The last few days have been very eventful ones in the USA (my home country) and abroad. Multiple natural disasters affecting thousands of people, a fight for marriage equality in the US Supreme Court, the halting of building and serious reconsideration of a next-generation telescope to (try to) fully consider the long-ignored voices of Native Hawaiians, and the continuation of police brutality against Black citizens have dominated my thoughts and discussions with others. These events are reshaping life in America and around the world.
Thus I was torn on Monday, leaving my home to venture to Las Campanas for two nights with MIKE (Magellan Inamori Kyocera Echelle) on the Clay Magellan Telescope -- I felt like I needed to be present and engaged in the US (and maybe attend some protests), but these nights were assigned months ago, and could not be changed. I have been looking forward to them, too; observing is my favorite part of my job. When I tweeted to my friend, Hubble Fellow (at Carnegie DTM) Jackie Faherty, "Dang it, @jfaherty, why do we have to be out of the country?", she replied, "For the sake of the stars!"
And so, this week, I am blogging from Las Campanas. As Sabrina wrote in her post below, "sitting on a mountaintop in a remote corner of the world collecting photons surrounded by a vast and peaceful darkness is what made me fall in love with astronomy. I also always enjoy gathering with other astronomers and engineers over dinner and hearing about all the different ways they are trying to understand the universe." Observing, for me, is a time to reflect and be thankful for the amazing opportunities that I have, and share in the experience with others (like on this blog). Thanks to modern technology, I can also "be present" mentally in the discussions online regarding the events and issues above. There's nothing like this view:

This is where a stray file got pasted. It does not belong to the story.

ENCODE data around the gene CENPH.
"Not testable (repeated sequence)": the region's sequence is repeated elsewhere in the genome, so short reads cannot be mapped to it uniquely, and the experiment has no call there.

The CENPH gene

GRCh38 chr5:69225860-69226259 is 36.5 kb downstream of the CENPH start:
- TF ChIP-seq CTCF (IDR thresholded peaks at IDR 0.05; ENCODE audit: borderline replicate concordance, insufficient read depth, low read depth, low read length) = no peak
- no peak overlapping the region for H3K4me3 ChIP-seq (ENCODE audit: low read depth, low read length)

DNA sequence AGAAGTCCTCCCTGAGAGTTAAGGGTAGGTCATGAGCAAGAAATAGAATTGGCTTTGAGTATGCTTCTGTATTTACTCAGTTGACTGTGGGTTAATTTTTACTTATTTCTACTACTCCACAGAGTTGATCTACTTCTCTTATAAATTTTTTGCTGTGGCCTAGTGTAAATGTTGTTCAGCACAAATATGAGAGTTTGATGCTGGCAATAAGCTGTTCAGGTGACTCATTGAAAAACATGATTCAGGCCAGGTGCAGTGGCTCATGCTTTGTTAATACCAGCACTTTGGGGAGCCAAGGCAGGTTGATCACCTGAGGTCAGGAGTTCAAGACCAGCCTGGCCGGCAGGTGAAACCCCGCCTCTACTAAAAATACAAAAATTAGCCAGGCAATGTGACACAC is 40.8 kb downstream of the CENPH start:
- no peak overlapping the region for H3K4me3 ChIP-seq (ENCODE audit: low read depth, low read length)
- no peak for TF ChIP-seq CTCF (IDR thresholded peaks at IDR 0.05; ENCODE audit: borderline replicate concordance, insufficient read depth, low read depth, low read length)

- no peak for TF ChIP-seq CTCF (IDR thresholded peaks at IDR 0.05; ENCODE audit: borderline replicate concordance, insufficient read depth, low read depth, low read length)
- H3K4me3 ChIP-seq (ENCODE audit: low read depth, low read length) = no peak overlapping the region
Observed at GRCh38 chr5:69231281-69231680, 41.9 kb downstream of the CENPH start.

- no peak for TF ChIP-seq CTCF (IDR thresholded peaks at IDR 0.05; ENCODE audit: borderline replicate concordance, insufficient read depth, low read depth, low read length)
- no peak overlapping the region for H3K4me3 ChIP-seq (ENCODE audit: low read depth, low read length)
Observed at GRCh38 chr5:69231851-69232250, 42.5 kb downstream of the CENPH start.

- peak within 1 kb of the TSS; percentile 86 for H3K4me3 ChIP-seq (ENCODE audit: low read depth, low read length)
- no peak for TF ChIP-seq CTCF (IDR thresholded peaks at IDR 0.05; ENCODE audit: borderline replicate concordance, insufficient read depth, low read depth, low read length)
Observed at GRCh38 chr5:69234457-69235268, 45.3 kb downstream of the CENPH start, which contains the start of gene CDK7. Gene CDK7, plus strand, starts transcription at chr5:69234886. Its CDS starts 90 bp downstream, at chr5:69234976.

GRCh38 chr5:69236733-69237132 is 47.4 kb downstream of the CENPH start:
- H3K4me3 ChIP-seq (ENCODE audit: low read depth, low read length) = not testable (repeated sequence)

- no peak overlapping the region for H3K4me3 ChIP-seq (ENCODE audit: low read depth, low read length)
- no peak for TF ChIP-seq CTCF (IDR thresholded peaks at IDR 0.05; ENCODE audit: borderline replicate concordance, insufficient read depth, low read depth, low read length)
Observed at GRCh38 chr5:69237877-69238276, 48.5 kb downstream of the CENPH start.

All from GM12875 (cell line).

|Go check out https://500px.com/ybeletsky for a much bigger/better version!|
Next post: What am I observing?